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Short & Sweet

Erin Bartels has been a publishing professional for seventeen years, most of that time as a copywriter. She is also a freelance writer and editor and a member of the Capital City Writers and the Women’s Fiction Writers Association. When she’s not writing, she can be found wandering through the woods with her camera, painting landscapes in both watercolor and oil, or reading with a semi-spastic Chihuahua mix on her lap. Erin lives in Lansing, Michigan, with her husband, Zachary, and their son, Calvin. We Hope for Better Things is her first novel. Find her on Facebook @ErinBartelsAuthor, on Twitter @ErinLBartels, or on Instagram @erinbartelswrites. Her weekly podcast, Your Face Is Crooked, drops on Monday mornings.


One Size Fits Most

Erin Bartels is a copywriter and freelance editor by day, a novelist by night, and a painter, seamstress, poet, and photographer in between. Her debut novel, We Hope for Better Things, released January 2019 from Revell Books, and will be followed in September 2019 with The Words between Us, the manuscript of which was a finalist for the 2015 Rising Star Award from the Women’s Fiction Writers Association. Her short story “This Elegant Ruin” was a finalist in The Saturday Evening Post 2014 Great American Fiction Contest. Her poems have been published by The Lyric and The East Lansing Poetry Attack. A member of the Capital City Writers Association and the Women’s Fiction Writers Association, she is former features editor of WFWA’s Write On! magazine.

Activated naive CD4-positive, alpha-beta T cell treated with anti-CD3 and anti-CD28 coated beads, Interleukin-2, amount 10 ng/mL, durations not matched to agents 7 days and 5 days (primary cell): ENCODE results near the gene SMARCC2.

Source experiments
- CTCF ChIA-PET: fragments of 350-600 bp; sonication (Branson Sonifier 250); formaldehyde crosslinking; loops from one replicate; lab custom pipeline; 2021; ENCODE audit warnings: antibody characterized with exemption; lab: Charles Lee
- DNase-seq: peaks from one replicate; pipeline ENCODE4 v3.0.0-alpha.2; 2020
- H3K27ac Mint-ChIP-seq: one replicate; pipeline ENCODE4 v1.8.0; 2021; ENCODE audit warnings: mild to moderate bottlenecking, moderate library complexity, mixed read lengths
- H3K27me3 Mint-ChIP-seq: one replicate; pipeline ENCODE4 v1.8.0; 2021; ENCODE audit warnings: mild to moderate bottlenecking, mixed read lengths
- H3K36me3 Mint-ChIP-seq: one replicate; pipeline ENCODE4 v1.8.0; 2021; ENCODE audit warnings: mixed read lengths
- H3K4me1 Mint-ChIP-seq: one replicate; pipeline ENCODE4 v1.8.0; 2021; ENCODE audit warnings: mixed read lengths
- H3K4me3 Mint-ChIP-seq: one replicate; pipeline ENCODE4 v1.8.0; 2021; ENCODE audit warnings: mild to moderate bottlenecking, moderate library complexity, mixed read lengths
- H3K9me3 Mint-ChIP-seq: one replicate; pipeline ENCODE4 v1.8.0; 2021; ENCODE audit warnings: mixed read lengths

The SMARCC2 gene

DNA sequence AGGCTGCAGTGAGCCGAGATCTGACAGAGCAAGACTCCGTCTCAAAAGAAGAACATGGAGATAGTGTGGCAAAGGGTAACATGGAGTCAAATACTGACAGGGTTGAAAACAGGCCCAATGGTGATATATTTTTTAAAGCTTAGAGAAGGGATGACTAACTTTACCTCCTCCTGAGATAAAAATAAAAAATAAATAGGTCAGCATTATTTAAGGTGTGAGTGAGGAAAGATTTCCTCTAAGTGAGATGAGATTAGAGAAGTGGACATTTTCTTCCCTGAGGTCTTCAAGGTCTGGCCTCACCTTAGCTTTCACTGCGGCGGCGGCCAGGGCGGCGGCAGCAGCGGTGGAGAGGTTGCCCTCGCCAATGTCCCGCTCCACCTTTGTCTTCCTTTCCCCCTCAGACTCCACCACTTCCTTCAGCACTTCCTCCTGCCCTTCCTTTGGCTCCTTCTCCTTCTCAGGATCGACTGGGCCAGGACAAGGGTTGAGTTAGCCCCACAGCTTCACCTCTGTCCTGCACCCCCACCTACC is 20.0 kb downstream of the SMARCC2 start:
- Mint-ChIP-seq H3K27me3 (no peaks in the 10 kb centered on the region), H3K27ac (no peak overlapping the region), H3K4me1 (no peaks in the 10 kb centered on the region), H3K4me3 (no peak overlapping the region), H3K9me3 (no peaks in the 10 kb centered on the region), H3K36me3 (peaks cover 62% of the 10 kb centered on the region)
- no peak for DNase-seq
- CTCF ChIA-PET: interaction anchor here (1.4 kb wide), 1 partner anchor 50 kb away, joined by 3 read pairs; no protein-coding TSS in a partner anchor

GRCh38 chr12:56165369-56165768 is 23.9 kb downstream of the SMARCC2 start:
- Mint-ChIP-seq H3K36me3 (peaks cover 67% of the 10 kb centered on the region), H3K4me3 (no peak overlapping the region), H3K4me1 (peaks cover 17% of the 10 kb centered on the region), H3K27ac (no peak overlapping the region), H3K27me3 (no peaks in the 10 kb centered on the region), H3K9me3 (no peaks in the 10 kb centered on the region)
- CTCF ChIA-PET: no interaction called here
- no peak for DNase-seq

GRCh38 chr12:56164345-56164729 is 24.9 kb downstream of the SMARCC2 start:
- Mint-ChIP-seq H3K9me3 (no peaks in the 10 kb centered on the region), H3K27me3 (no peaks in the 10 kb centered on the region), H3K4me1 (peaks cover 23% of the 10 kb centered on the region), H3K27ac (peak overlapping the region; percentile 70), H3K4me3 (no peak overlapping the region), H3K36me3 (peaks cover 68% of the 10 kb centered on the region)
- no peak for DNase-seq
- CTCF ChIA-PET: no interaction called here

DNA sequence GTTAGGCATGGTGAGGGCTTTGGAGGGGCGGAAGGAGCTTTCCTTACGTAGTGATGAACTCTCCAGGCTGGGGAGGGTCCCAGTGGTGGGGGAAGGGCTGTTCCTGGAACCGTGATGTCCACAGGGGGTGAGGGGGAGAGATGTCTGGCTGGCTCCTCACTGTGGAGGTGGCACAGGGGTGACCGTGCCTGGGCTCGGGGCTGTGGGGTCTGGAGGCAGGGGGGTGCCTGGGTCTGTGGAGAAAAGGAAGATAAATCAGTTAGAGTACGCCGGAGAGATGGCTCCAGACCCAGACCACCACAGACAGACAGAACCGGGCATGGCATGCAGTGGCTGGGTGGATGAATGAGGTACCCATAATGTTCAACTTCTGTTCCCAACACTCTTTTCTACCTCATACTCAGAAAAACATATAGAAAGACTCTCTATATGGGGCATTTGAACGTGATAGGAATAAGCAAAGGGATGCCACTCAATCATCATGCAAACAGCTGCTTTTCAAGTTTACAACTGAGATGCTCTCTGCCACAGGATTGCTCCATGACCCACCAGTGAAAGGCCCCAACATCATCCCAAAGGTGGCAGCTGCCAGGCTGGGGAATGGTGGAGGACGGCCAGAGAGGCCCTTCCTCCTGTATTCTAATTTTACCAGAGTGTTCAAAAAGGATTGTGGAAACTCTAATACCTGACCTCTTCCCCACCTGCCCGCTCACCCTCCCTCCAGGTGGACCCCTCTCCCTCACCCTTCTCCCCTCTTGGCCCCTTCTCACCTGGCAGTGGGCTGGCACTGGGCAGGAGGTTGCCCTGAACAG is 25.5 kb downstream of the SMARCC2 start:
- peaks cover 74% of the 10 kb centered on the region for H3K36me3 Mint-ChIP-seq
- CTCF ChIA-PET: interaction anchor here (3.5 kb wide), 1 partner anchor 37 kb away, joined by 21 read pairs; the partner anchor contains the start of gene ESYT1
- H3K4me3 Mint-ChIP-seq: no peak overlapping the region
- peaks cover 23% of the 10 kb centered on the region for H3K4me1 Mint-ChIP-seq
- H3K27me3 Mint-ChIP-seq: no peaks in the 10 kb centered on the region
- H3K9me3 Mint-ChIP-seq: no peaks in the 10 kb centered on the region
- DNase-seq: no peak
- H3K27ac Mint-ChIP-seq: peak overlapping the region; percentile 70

Erin lives in the beautiful, water-defined state of Michigan where she is never more than a ninety minute drive from one of the Great Lakes or six miles from an inland lake, river, or stream. She grew up in the Bay City area waiting for freighters and sailboats at drawbridges and watching the best 4th of July fireworks displays in the nation. She spent her college and young married years in Grand Rapids feeling decidedly not-Dutch. She currently lives with her husband and son in Lansing, nestled somewhere between angry protesters on the Capitol lawn and couch-burning frat boys at Michigan State University. And yet, she claims it is really quite peaceful.

Erin is represented by Nephele Tempest of The Knight Agency. Find her on Facebook @ErinBartelsAuthor, on Twitter @ErinLBartels, or on Instagram @erinbartelswrites. Her weekly podcast, Your Face Is Crooked, drops on Monday mornings.


Not Quite My Life Story (in Books)

I have always been a voracious reader. Some of my favorite gifts have been books: the full set of the Anne of Green Gables series by L. M. Montgomery; a beautiful hardbound copy of my favorite book, Watership Down; Garfield comic books and Choose Your Own Adventure books; Madeline L’Engle’s A Wrinkle in Time set; A Walk in the Woods and other books by Bill Bryson; books by Tony Horwitz; a childhood favorite, The Island of the Blue Dolphins, which my husband bought for me one Christmas; a book on the origins of strange words and phrases; books on gardening that my mother-in-law got me when we bought our house.